An Endless Identity Dilemma: The Liminal Westernised Muslim Malays in The Enemy in the Blanket by Anthony Burgess

Ida Baizura Bahar, Kamariah Kamarudin, Pabiyah Haji Maming, Farahanna Abd Razak


The second installment of The Malayan Trilogy (1964), The Enemy in the Blanket (1958), an English literary text by Anthony Burgess (1917-1993), is written with the colliding of cultures and clashes of religions as the central themes. Set in pre-independence Malaya, Burgess is part of a group of Western writers who had actually lived in their fictional settings where the literary continuation of this group of writers has been ignored for a long time and has not appeared in anthologies in the academic context. As scholarship on the Muslim Malay characters in Burgess’ novel is still overlooked in terms of scholarly value as well as its Islamic and Malay ethnicity discourses, we argue that Burgess has addressed a conundrum still faced by current Muslim Malay society: the pre-independence Muslim Malay characters in The Enemy in the Blanket are conflicted; trapped in a state of betwixt and between being a Muslim, and of a Westernised lifestyle which, more often than not, oppose each other. Thus, we examine Burgess’ portrayals of the Muslim Malay characters that adopt a Westernised lifestyle and appear to be in a quandary with regards to their Islamic beliefs and practices. As methodology, we utilised Victor Turner’s concept of liminality (1967) to analyse scenes in the novels which depict such binary opposition. Findings demonstrate that the Muslim Malay characters have to negotiate their identity issues in order to either feel more socially acceptable through the preference of a Westernised lifestyle or struggle to become ethically and morally truthful to their religious faith.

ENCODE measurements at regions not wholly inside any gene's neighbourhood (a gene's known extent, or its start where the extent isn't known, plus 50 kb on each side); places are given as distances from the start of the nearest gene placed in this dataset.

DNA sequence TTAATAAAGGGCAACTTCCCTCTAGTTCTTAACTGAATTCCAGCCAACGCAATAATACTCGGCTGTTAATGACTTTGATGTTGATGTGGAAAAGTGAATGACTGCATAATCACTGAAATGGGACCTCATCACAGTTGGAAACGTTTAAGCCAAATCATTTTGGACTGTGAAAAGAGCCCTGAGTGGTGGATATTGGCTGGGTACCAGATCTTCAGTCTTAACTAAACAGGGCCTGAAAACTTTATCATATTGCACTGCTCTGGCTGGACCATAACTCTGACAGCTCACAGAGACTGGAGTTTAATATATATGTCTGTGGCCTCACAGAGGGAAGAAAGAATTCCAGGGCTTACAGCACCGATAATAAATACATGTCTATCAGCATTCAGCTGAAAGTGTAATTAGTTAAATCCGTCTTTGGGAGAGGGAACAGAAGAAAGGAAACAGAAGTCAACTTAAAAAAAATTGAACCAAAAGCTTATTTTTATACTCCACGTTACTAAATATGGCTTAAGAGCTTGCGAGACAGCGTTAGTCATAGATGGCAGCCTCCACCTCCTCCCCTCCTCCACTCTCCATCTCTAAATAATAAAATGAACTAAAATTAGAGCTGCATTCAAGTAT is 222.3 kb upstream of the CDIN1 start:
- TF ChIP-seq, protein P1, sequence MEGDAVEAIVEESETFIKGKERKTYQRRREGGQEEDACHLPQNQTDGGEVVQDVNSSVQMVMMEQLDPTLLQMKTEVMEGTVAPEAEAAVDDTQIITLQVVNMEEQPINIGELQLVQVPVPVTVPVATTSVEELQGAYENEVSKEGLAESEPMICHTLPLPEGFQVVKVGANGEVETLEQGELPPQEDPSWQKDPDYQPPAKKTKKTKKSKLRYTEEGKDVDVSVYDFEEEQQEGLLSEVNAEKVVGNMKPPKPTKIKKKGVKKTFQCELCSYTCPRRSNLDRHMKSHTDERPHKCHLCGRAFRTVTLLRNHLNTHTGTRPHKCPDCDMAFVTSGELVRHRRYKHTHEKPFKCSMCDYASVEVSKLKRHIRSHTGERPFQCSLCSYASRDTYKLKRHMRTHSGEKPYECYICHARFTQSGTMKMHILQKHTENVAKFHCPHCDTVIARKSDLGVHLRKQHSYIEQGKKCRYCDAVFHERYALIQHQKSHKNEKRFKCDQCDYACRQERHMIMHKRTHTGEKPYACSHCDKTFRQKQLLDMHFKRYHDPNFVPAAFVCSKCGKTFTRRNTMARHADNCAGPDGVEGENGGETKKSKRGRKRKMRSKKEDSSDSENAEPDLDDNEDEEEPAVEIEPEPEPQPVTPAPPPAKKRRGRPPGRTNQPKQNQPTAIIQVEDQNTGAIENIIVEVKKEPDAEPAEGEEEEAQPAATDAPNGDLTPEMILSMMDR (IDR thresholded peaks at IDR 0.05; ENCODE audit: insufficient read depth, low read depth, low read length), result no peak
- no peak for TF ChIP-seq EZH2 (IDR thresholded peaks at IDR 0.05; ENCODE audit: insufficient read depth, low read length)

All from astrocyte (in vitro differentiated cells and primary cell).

Anthony Burgess, Liminality, Malaya, Malaysia, The Enemy in the Blanket, WestErnised Muslim Malay Characters

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